Multisensory Design: The Empathy-Based Approach to Workplace Wellness

Tips from PLASTARC for taking into account the different ways we experience space.

Image courtesy of PLASTARC.

Every time you enter a space, a rush of information about it is delivered to your brain through your senses. What does the space look like? What sounds are coming from it? What does it smell like? Is it hot or chilly, humid or dry? We humans are full-body sensors, and our feelers are out at every waking moment, helping us understand the places we go.

These same inputs also work to influence our mood, our behavior, and ultimately our well-being in any given space. Multisensory design acknowledges that people experience and react to space in many ways, subtle and obvious, consciously and unconsciously. The retail, entertainment, and hospitality industries have long incorporated multisensory elements into their environments; now workplace may finally be catching up.

This is a very good thing: many of us spend so much time at work that factors like the volume and quality of sound we hear, whether we feel too warm or too cold, and even how easily we can navigate our way through the building can have a substantial long-term effect on both our mental and physical health, as well as how happy and productive we are at work.

We find the five basic senses — as we learned in kindergarten​ — to be a simple framework for increasing our attention to multisensory design features. Here’s a deeper dive into the range of inputs our five senses perceive, and some of the many multisensory options designers and occupants can consider employing to engender increased wellness in the workplace.

Image courtesy of PLASTARC.

Sight

While sight is usually considered the primary architectural and spatial sensibility, it’s actually composed of many different facets that go far beyond aesthetics. Visual access to daylight and nature, for example, help us maintain consistent circadian rhythms (which are tied to physical, mental, and behavioral health), and exposure to sunshine gives our bodies the opportunity to synthesize vitamin D, which promotes bone health, modulates immune function, and reduces inflammation. Access to natural light is imperative for a healthy multisensory workspace.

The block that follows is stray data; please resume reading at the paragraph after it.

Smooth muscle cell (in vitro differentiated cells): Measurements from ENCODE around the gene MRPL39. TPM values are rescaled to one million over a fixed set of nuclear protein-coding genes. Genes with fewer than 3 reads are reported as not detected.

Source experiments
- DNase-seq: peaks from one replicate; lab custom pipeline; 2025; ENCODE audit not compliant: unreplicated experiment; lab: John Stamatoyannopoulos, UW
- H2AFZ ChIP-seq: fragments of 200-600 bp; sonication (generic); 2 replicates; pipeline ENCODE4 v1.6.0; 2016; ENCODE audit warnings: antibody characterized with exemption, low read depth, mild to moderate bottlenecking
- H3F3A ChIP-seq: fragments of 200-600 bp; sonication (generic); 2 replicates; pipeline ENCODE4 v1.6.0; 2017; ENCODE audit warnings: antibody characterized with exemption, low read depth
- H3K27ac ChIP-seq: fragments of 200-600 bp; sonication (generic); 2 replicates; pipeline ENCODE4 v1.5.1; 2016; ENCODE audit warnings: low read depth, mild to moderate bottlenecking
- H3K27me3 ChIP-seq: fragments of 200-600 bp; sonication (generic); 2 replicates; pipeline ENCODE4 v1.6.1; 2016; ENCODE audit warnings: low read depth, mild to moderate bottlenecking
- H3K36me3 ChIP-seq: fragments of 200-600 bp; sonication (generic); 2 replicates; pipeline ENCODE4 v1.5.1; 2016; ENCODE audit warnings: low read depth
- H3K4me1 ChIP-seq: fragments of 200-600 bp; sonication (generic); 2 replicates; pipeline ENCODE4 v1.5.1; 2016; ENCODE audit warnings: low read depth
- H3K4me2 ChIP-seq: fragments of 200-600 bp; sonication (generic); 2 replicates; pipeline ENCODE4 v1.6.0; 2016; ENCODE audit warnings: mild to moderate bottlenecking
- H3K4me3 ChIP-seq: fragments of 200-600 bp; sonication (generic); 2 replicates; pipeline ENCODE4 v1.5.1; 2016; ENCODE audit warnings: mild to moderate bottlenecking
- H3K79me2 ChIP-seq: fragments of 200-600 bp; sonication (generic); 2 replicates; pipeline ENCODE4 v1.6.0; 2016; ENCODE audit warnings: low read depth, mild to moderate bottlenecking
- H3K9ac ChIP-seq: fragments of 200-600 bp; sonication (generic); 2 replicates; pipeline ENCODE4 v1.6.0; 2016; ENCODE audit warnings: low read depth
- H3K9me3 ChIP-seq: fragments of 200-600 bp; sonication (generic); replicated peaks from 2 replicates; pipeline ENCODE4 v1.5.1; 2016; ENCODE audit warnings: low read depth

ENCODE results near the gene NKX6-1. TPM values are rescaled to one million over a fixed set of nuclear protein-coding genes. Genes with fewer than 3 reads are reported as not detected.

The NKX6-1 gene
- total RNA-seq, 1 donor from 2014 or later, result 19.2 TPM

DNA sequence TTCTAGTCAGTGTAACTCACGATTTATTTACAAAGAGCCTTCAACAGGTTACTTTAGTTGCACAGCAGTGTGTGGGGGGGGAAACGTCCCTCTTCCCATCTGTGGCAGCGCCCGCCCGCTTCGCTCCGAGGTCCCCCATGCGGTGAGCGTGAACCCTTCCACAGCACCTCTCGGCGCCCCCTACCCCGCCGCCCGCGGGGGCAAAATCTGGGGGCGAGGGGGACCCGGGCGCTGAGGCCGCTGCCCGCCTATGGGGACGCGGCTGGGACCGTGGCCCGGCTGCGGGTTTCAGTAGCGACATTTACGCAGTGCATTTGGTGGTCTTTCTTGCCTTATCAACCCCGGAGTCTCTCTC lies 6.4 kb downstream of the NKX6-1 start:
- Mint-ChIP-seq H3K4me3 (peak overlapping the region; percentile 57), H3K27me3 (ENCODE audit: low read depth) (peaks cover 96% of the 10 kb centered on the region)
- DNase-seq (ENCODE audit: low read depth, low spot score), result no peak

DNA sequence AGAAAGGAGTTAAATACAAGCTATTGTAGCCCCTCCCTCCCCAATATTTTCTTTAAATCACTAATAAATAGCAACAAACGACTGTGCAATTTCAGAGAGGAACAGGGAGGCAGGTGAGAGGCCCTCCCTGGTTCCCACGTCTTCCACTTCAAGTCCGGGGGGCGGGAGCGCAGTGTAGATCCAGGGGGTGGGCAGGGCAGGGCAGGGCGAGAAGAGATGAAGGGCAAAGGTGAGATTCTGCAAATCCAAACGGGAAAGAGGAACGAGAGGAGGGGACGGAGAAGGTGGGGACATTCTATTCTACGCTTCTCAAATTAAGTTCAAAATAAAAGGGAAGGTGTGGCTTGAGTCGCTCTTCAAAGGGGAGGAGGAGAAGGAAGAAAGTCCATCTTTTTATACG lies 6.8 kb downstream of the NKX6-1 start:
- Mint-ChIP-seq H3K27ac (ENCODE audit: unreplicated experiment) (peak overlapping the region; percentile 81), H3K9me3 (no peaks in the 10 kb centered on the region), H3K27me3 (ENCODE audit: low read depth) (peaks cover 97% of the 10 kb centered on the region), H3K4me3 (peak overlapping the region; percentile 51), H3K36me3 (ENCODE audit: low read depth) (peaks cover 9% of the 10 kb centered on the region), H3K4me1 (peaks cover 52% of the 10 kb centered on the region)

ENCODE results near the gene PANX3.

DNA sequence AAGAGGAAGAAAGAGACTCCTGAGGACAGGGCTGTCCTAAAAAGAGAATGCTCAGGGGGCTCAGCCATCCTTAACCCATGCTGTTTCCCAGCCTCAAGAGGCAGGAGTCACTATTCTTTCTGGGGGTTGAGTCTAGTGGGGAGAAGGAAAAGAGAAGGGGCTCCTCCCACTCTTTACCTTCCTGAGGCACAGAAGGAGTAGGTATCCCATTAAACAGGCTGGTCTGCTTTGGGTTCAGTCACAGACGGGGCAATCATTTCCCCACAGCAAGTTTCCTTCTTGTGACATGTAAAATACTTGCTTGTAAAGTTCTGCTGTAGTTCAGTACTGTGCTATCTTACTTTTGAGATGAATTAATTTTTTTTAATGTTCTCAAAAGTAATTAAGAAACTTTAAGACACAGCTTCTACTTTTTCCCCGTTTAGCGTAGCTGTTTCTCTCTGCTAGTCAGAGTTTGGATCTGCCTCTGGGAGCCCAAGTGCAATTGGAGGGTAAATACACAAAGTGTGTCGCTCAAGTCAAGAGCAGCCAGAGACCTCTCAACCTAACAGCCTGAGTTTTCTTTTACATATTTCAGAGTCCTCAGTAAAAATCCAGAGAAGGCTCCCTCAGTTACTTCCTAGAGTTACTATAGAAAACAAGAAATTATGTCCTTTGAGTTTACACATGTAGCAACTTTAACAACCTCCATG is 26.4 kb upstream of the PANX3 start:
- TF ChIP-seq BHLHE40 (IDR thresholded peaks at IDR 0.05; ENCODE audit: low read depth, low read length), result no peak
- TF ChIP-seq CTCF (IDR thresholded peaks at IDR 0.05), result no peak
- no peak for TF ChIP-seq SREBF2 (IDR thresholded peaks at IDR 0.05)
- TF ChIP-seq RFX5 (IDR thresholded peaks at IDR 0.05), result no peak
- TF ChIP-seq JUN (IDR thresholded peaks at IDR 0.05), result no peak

The colors of surfaces and objects can also have a significant effect on occupant performance, satisfaction, comfort, and health: warm-toned, natural materials like wood spark positive biophilic effects. Additionally, avoiding a sense of crowding in the workplace and providing clear sight lines between coworkers helps contribute to productive, healthy work environments.

Image courtesy of PLASTARC.

Smell

You’ve probably heard that scent is the sense most strongly tied to memory — that’s why retail and hospitality environments have long used signature scents to create memorable multisensory experiences for their customers. In the workplace, too, pleasant scents can help create a strong, positive association between a space and its occupants, and make the office feel less sterile and more personal.

A key space that benefits from olfactory consideration is, understandably, the restroom. PLASTARC has seen ahead-of-the-curve conference organizers bring scented candles and soap into the restrooms of third-party spaces to help attendees form a positive association with their surroundings. This approach is popular in coworking environments as well. Scent solutions are low-cost, yet demonstrate clearly to occupants that you’ve considered their full multisensory experience.

Image courtesy of PLASTARC.

Taste

Taste is likely not the first sense to come to mind when you think of workplace design, but food and drink do play an important role in creating community at work. Providing good coffee, for example, makes the statement that you’re doing more than the bare minimum for your staff, and that you understand caffeine is a workplace necessity for many! At the opposite end of the day, happy hours make the office a social place: one that’s about more than just getting work done. Snack-wise, an eclectic and healthful selection of flavors and textures available in the pantry or vending machine sends the message that you want there to be something for everyone, and that people should feel encouraged to try something new. Ensuring that occupants have access to interesting, healthy food and drink is a key facet of addressing their well-being. We were just visiting the Zappos office in Las Vegas, where they offer healthy snacks from a vending machine where the proceeds go to charity, and great drinks are free.